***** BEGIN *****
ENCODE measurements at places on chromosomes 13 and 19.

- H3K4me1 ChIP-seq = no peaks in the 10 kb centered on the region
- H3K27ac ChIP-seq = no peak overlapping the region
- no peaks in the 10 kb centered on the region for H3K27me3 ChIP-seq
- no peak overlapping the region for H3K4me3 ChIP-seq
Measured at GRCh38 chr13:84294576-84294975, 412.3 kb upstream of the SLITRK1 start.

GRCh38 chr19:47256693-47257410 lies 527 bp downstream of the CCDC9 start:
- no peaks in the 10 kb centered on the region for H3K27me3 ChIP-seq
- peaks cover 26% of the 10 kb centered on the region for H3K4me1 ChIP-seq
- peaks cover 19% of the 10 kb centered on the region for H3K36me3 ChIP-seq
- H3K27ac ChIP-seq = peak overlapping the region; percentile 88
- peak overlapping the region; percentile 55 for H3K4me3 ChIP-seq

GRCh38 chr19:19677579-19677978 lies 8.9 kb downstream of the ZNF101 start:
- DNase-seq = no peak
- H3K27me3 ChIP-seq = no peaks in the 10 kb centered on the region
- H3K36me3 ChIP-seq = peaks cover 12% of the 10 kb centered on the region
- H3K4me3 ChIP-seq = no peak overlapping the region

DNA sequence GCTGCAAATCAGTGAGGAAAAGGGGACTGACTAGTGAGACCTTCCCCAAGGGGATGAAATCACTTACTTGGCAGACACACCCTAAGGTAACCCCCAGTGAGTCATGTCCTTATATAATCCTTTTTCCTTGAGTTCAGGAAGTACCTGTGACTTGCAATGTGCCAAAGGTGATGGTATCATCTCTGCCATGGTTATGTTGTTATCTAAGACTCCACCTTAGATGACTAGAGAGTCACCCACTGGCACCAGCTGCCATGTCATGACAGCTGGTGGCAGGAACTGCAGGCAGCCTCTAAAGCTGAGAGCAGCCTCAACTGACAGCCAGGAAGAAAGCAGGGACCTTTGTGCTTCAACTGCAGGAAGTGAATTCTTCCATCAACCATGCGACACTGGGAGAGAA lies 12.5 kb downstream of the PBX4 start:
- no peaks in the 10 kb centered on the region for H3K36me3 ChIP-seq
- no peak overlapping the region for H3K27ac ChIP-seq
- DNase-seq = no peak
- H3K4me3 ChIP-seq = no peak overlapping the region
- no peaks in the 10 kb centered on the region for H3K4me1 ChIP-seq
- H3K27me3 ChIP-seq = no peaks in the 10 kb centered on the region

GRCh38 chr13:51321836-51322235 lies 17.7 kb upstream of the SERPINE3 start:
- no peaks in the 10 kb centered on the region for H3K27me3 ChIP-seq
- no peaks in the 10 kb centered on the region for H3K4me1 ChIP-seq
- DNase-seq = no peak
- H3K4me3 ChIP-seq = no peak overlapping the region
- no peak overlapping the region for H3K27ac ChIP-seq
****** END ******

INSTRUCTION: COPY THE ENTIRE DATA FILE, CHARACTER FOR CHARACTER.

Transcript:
ENCODE measurements at places on chromosomes 13 and 19.

- H3K4me1 ChIP-seq = no peaks in the 10 kb centered on the region
- H3K27ac ChIP-seq = no peak overlapping the region
- no peaks in the 10 kb centered on the region for H3K27me3 ChIP-seq
- no peak overlapping the region for H3K4me3 ChIP-seq
Measured at GRCh38 chr13:84294576-84294975, 412.3 kb upstream of the SLITRK1 start.

GRCh38 chr19:47256693-47257410 lies 527 bp downstream of the CCDC9 start:
- no peaks in the 10 kb centered on the region for H3K27me3 ChIP-seq
- peaks cover 26% of the 10 kb centered on the region for H3K4me1 ChIP-seq
- peaks cover 19% of the 10 kb centered on the region for H3K36me3 ChIP-seq
- H3K27ac ChIP-seq = peak overlapping the region; percentile 88
- peak overlapping the region; percentile 55 for H3K4me3 ChIP-seq

GRCh38 chr19:19677579-19677978 lies 8.9 kb downstream of the ZNF101 start:
- DNase-seq = no peak
- H3K27me3 ChIP-seq = no peaks in the 10 kb centered on the region
- H3K36me3 ChIP-seq = peaks cover 12% of the 10 kb centered on the region
- H3K4me3 ChIP-seq = no peak overlapping the region

DNA sequence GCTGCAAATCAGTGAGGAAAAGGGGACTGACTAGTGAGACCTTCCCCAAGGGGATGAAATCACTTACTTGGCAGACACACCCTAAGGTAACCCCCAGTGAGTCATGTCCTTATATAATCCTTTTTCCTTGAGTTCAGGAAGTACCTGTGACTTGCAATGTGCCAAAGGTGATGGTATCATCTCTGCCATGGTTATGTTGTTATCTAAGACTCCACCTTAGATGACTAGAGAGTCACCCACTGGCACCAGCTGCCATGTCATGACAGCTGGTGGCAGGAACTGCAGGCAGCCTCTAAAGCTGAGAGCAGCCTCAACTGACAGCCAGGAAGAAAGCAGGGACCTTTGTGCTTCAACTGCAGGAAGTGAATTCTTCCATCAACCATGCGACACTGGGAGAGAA lies 12.5 kb downstream of the PBX4 start:
- no peaks in the 10 kb centered on the region for H3K36me3 ChIP-seq
- no peak overlapping the region for H3K27ac ChIP-seq
- DNase-seq = no peak
- H3K4me3 ChIP-seq = no peak overlapping the region
- no peaks in the 10 kb centered on the region for H3K4me1 ChIP-seq
- H3K27me3 ChIP-seq = no peaks in the 10 kb centered on the region

GRCh38 chr13:51321836-51322235 lies 17.7 kb upstream of the SERPINE3 start:
- no peaks in the 10 kb centered on the region for H3K27me3 ChIP-seq
- no peaks in the 10 kb centered on the region for H3K4me1 ChIP-seq
- DNase-seq = no peak
- H3K4me3 ChIP-seq = no peak overlapping the region
- no peak overlapping the region for H3K27ac ChIP-seq